“The goal was an absolute dream come true. There is nothing more a young footballer dreams of,” recalls Lucas Imrie of his injury time winner against Paraguay at the FIFA Under-17 World Cup in Chile.
The goal catapulted New Zealand into the Round of 16 for the first time, a result that seemed inconceivable after the first up shellacking against France.
What did the Young All Whites learn from the 6-1 embarrassment?
“I learned the quality of opposition is really high and how incredibly deadly they are if you give them the slightest sniff. They would pounce off any minor mistake and punish us for it,” Imrie admits.
New Zealand battled to a turgid 0-0 draw against Syria. What did they expect from Paraguay?
“We knew Paraguay was a very strong team and we had to be at our very best to pose a threat. They were very strong, physical and technically good, as any South American team is. We knew we would have to battle and want it more,” Imrie says.
New Zealand held Paraguay to 1-1 in regulation time. If the score remained the same at fulltime New Zealand went home. Imrie captures his glorious moment.
“I knew we were piling on the pressure and they were getting rattled. I knew if we would keep creating chances even late in the game they might crack. Sarpreet Singh dinked a lovely ball over and I don’t really remember what happened next. I just saw that it was on my left foot (weaker foot) and knew I just had to hit it. When I saw it come off the post and roll into the net my emotions took over. I just couldn’t believe it.”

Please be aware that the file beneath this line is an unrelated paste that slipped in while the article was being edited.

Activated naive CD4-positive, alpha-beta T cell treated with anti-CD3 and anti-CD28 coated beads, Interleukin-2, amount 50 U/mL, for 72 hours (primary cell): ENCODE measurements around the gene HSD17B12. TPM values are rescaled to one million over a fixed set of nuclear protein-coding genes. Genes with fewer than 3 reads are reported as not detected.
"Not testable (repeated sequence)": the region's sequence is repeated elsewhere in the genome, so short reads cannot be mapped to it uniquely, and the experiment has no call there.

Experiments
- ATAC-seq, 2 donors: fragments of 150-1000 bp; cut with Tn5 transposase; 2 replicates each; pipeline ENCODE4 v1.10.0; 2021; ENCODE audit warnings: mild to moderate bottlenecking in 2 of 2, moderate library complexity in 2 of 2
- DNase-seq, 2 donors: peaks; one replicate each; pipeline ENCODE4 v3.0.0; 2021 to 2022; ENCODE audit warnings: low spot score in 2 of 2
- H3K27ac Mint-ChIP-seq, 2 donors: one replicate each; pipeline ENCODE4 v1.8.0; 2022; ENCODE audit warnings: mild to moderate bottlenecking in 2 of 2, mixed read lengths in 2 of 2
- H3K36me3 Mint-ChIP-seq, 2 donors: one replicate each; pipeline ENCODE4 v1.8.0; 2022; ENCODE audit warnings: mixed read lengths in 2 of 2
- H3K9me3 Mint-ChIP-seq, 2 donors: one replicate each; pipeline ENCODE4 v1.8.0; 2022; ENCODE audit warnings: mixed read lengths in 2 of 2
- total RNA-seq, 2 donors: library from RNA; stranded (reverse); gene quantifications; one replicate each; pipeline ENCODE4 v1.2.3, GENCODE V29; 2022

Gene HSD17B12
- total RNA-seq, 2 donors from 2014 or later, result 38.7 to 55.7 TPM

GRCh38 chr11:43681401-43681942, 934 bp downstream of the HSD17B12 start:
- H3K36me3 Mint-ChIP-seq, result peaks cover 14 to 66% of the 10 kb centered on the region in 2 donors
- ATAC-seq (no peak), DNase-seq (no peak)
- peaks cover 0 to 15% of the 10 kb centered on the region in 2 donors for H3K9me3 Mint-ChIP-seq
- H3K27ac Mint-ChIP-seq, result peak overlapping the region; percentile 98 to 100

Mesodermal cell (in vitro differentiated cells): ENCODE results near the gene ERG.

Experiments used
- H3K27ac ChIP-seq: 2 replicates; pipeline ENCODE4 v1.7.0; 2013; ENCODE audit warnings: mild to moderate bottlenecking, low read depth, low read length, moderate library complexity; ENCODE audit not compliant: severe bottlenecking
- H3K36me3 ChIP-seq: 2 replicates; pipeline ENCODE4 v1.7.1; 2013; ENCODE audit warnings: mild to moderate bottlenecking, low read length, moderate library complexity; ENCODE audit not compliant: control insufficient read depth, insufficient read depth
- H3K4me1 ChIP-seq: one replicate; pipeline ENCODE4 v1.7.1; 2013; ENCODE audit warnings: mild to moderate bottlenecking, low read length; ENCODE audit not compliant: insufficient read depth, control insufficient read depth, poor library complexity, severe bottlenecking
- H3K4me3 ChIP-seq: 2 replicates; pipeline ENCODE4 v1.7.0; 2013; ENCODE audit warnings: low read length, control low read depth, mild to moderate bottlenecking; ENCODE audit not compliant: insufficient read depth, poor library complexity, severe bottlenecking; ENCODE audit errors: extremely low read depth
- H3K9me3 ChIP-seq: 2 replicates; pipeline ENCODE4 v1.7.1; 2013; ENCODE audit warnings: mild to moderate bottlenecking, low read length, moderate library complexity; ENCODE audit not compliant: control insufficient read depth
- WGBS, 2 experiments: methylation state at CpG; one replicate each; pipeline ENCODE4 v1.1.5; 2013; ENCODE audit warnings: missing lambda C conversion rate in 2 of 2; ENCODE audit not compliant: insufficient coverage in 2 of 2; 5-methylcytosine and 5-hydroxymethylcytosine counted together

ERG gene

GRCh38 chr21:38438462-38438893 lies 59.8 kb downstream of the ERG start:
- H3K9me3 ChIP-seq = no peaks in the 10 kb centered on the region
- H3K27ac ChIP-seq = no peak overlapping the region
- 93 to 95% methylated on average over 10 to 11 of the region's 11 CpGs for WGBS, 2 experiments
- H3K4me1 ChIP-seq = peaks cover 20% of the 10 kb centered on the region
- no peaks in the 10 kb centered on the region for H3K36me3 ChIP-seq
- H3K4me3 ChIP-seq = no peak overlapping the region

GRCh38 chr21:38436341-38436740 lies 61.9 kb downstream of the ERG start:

Imrie’s parents who were present were equally overwhelmed.
“My parents have no football background at all. They don’t know very much about it. My Dad calls a free kick a penalty, but they love supporting me and have always been there for me. It was great to share such an amazing moment with them,” Imrie says.
New Zealand nearly amazed Brazil, losing on a 94th minute penalty. Imrie reflects on the near-miss.
“Brazil are a very good side – one of the football’s great powers – so we knew we would have to be very structured, smart and disciplined. Coach Danny Hay got our tactics spot on and had us playing to our strengths and this gave us a great chance. Our keeper Michael Woud was a hero, great player. It was hard to accept the loss, but I am really proud of the effort.”
Imrie attends Sacred Heart College in Auckland which happens to be guided by the former All White.
He debuted for the First XI in Year 10 and concedes he “got some stick” from the senior players. However respect was quickly earned when last year he helped Sacred Heart win the Auckland league and cup double as well as the National Championship and Alex Harvey trophy for not losing at home for an entire season.
In 2015 Sacred Heart retained the league title and were runners up in the other two competitions.
“Sacred Heart have been absolutely amazing to me throughout the years. I want to especially thank Danny and my parents, they’ve helped me come a long way,” Imrie concludes.
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